Teaching “Sentimental Fragments”

This semester, I taught the “Sentimental Fragments” collection in my American Literature survey course through 1865. Initially, I was a had a little trepidation about teaching these fragments in the course, specifically since I do no incorporate much sentimental fiction into the syllabus. As well, I do not have any fiction texts before the 1820s, Since it is a survey course, I use the Penguin anthology, and the earliest fiction text is Washington Irving’s “Rip Van Winkle.” When teaching “Sentimental Fragments,” this aspect of the anthology causes a problem because I do not have students read authors such as Susanna Rowson, Hannah Webster Foster, William Hill Brown, and others.

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The Cult of Domesticity in Two of Lydia Maria Child’s Stories

Every time I read Lydia Maria Child’s work, new thoughts and paths emerge. Discussing “Chocura’s Curse” and “Slavery’s Pleasant Homes” this semester, my classes explored the ways that Child address the Cult of Domesticity. In the above stories, Child does not necessarily address each of the four pillars of the Cult of Domesticity–piety, purity, submissiveness, and domesticity. Notably, she addresses the pillars of domesticity and purity within the stories, and she even highlights the fact that the Cult of Domesticity, and its promise of “womanhood” to all who followed it, did no apply to enslaved individuals.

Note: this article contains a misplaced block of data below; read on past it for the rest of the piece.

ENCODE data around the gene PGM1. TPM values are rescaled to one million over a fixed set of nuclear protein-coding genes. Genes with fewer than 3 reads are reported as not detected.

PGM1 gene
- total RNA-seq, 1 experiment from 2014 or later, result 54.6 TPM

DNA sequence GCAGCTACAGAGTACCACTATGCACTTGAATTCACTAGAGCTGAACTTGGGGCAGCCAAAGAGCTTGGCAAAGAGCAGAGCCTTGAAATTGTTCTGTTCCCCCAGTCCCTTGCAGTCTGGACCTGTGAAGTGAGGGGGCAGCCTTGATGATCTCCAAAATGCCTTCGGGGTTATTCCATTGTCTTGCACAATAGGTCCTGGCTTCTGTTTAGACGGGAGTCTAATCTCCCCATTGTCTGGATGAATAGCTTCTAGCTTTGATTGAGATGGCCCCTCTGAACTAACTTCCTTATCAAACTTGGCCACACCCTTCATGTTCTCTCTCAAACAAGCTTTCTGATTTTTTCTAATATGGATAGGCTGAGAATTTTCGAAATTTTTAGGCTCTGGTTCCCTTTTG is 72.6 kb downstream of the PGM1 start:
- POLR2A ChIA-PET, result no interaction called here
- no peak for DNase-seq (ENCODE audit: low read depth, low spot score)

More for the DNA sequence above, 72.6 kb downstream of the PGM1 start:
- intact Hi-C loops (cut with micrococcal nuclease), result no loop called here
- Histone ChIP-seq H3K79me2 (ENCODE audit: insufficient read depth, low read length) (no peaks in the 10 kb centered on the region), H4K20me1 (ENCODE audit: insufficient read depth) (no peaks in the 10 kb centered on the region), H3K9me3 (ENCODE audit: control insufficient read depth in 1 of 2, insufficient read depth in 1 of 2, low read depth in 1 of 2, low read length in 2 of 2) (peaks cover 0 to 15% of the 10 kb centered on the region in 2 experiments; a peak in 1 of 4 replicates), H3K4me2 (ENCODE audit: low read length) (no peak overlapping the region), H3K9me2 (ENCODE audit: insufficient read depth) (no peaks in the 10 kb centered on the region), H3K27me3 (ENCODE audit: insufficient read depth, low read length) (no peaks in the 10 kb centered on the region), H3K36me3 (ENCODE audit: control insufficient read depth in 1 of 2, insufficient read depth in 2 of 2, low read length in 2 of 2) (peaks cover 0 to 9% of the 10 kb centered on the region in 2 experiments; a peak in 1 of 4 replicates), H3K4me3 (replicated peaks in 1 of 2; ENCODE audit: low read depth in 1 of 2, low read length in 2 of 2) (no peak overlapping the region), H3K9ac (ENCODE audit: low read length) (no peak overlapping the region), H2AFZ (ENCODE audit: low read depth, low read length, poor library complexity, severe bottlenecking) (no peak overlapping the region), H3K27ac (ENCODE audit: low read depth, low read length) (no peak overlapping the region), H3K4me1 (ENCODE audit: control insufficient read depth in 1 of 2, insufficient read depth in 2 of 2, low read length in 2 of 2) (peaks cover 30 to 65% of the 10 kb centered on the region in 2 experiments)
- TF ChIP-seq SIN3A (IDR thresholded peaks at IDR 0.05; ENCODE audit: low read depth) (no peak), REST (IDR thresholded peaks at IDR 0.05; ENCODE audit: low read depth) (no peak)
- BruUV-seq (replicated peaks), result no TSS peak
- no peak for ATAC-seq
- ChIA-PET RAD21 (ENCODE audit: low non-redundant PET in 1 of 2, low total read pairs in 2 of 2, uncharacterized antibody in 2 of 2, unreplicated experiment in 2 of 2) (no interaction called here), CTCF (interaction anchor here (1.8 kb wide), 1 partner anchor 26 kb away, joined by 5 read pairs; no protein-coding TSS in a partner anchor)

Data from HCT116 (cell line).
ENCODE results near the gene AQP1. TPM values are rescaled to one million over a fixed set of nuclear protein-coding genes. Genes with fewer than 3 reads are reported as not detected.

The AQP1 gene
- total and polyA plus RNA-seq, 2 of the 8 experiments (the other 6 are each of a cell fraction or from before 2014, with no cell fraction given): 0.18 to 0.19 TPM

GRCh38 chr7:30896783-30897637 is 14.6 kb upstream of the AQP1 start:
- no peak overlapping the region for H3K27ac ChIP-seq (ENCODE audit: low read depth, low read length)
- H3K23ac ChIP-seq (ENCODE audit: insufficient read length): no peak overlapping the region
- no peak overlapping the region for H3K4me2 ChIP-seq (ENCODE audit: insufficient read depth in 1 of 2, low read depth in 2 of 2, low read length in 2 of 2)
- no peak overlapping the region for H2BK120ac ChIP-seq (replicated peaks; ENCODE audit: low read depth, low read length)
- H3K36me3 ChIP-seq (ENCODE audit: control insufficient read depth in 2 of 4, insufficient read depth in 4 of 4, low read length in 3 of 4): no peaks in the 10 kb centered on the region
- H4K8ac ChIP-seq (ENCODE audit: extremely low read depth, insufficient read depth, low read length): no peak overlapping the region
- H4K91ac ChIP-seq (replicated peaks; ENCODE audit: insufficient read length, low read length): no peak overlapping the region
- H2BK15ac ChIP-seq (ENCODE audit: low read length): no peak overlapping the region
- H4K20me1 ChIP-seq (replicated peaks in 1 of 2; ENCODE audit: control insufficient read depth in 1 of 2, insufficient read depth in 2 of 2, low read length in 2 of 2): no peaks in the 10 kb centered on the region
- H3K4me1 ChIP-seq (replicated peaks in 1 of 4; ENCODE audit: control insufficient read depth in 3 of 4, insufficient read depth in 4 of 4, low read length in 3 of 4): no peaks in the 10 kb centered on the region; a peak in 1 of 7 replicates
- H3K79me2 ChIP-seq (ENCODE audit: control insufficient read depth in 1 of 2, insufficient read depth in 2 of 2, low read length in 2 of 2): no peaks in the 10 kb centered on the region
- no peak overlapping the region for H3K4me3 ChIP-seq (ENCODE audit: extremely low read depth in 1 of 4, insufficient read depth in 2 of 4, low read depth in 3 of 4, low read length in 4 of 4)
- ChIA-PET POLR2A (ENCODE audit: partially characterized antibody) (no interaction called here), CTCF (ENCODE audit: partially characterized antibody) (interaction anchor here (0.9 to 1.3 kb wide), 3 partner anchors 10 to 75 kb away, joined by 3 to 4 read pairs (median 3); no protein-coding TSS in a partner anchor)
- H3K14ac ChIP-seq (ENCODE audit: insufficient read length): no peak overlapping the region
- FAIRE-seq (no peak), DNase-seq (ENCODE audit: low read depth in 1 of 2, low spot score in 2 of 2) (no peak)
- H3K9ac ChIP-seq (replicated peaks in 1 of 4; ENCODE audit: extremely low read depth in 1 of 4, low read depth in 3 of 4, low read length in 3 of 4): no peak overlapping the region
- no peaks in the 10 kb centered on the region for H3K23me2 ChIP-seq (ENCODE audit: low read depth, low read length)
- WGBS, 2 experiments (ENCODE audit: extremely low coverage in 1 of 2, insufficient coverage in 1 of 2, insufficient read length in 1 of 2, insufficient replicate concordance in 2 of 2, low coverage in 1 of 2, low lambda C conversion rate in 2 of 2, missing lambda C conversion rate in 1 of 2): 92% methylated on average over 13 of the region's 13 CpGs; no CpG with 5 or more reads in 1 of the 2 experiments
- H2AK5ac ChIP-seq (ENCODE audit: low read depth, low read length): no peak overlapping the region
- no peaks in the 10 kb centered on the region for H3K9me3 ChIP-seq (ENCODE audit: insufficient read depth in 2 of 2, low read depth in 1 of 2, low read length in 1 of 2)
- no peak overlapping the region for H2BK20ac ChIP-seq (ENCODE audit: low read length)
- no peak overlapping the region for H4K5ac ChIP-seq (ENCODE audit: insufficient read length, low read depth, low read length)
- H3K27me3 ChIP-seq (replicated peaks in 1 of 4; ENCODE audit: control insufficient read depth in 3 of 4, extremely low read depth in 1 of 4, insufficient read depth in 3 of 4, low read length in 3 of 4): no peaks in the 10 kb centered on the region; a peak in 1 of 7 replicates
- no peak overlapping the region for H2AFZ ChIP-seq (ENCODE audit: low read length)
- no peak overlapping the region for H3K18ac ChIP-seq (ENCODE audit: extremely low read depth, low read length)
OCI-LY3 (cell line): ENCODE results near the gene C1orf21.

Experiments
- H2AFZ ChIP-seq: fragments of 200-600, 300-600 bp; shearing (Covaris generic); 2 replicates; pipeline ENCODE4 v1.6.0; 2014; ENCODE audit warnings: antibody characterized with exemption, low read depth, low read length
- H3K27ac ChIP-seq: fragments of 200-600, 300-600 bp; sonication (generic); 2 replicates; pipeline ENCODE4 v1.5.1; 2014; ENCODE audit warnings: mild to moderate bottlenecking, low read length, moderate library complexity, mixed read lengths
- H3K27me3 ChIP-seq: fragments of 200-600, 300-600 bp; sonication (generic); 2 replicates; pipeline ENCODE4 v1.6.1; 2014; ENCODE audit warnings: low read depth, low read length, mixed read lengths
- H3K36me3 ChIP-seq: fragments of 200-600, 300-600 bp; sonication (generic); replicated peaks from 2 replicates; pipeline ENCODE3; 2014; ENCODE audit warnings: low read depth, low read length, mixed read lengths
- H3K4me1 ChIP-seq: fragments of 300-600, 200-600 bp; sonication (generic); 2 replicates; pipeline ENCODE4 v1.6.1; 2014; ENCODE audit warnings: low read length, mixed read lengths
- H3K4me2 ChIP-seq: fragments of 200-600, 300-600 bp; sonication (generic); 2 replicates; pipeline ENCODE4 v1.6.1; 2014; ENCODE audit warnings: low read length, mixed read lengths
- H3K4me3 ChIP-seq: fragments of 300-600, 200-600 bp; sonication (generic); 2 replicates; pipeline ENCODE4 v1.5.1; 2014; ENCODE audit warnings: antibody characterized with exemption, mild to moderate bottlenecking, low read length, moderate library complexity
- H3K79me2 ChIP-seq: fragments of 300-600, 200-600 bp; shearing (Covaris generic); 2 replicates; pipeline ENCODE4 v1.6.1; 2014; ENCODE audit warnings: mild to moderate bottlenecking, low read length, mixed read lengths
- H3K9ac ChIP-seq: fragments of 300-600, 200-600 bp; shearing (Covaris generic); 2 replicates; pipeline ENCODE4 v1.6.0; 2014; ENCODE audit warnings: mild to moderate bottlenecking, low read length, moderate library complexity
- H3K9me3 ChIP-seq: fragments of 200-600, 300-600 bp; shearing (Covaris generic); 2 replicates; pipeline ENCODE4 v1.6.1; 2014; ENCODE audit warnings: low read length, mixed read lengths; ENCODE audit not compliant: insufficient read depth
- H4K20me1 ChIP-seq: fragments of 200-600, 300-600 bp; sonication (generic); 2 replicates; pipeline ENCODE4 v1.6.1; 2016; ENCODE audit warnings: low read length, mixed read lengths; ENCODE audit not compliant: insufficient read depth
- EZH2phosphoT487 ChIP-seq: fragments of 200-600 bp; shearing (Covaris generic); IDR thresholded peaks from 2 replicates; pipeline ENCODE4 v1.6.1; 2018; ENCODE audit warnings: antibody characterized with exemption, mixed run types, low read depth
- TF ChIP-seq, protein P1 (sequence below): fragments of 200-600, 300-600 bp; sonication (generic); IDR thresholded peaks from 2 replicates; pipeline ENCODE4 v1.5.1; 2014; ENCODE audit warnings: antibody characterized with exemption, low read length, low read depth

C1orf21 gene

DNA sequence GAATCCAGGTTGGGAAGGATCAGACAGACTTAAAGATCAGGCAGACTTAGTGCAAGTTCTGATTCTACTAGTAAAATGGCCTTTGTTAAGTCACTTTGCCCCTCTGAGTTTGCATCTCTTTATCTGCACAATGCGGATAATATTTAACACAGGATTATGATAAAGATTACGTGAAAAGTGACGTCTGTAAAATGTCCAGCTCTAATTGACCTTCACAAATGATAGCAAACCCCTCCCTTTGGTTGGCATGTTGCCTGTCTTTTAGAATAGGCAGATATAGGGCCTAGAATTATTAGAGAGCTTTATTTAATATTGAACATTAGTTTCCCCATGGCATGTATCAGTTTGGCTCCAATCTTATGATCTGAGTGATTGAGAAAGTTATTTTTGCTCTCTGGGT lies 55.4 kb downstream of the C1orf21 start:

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Illuminating the Truth in Ethiop’s “Afric-American Picture Gallery”

Last post, I wrote about William J. Wilson’s motivation for writing the “Afric-American Picture Gallery (1859). Today, I want to expand on that conversation some and show how Wilson, under the pen-name Ethiop, challenges the master narratives of American history in much the same ways that David Walker, John Russwurm, Samuel Cornsih, Frederick Douglass, Solomon Northup, and others did during the early to mid-nineteenth century. Specifically, I want to look at Ethiop’s depiction of George Washington’s Mount Vernon and how that depiction calls upon readers to actively challenge the ways they think about the past. At the conclusion of this post, I want to briefly mention a couple of ideas I have been thinking about for when I teach this text again.

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